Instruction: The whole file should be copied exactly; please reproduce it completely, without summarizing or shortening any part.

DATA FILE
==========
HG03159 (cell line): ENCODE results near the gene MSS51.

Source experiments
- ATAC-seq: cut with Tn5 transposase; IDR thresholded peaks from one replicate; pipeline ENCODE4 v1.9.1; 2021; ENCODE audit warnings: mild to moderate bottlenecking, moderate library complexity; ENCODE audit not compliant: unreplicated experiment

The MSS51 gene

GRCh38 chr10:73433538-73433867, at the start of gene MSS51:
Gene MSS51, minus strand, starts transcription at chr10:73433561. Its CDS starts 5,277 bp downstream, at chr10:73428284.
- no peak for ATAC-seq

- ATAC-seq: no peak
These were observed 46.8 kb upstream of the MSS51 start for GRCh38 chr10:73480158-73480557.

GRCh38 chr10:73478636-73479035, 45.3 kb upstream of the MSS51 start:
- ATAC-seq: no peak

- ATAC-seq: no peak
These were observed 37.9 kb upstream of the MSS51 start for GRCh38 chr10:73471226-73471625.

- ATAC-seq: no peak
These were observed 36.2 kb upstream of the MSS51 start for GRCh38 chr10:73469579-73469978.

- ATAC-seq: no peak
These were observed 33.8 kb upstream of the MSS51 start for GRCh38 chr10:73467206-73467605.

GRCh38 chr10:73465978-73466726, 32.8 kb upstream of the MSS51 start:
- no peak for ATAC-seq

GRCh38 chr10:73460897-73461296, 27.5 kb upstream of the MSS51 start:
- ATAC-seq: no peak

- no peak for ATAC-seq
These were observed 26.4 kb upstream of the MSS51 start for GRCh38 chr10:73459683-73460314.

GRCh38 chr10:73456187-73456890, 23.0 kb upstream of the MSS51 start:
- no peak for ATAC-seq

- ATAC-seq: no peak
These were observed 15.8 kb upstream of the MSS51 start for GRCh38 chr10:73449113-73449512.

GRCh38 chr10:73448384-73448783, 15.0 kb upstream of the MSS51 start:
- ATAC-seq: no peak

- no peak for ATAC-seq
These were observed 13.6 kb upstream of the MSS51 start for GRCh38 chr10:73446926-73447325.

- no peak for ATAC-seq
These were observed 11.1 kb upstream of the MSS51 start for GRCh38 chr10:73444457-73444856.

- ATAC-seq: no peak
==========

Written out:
HG03159 (cell line): ENCODE results near the gene MSS51.

Source experiments
- ATAC-seq: cut with Tn5 transposase; IDR thresholded peaks from one replicate; pipeline ENCODE4 v1.9.1; 2021; ENCODE audit warnings: mild to moderate bottlenecking, moderate library complexity; ENCODE audit not compliant: unreplicated experiment

The MSS51 gene

GRCh38 chr10:73433538-73433867, at the start of gene MSS51:
Gene MSS51, minus strand, starts transcription at chr10:73433561. Its CDS starts 5,277 bp downstream, at chr10:73428284.
- no peak for ATAC-seq

- ATAC-seq: no peak
These were observed 46.8 kb upstream of the MSS51 start for GRCh38 chr10:73480158-73480557.

GRCh38 chr10:73478636-73479035, 45.3 kb upstream of the MSS51 start:
- ATAC-seq: no peak

- ATAC-seq: no peak
These were observed 37.9 kb upstream of the MSS51 start for GRCh38 chr10:73471226-73471625.

- ATAC-seq: no peak
These were observed 36.2 kb upstream of the MSS51 start for GRCh38 chr10:73469579-73469978.

- ATAC-seq: no peak
These were observed 33.8 kb upstream of the MSS51 start for GRCh38 chr10:73467206-73467605.

GRCh38 chr10:73465978-73466726, 32.8 kb upstream of the MSS51 start:
- no peak for ATAC-seq

GRCh38 chr10:73460897-73461296, 27.5 kb upstream of the MSS51 start:
- ATAC-seq: no peak

- no peak for ATAC-seq
These were observed 26.4 kb upstream of the MSS51 start for GRCh38 chr10:73459683-73460314.

GRCh38 chr10:73456187-73456890, 23.0 kb upstream of the MSS51 start:
- no peak for ATAC-seq

- ATAC-seq: no peak
These were observed 15.8 kb upstream of the MSS51 start for GRCh38 chr10:73449113-73449512.

GRCh38 chr10:73448384-73448783, 15.0 kb upstream of the MSS51 start:
- ATAC-seq: no peak

- no peak for ATAC-seq
These were observed 13.6 kb upstream of the MSS51 start for GRCh38 chr10:73446926-73447325.

- no peak for ATAC-seq
These were observed 11.1 kb upstream of the MSS51 start for GRCh38 chr10:73444457-73444856.

- ATAC-seq: no peak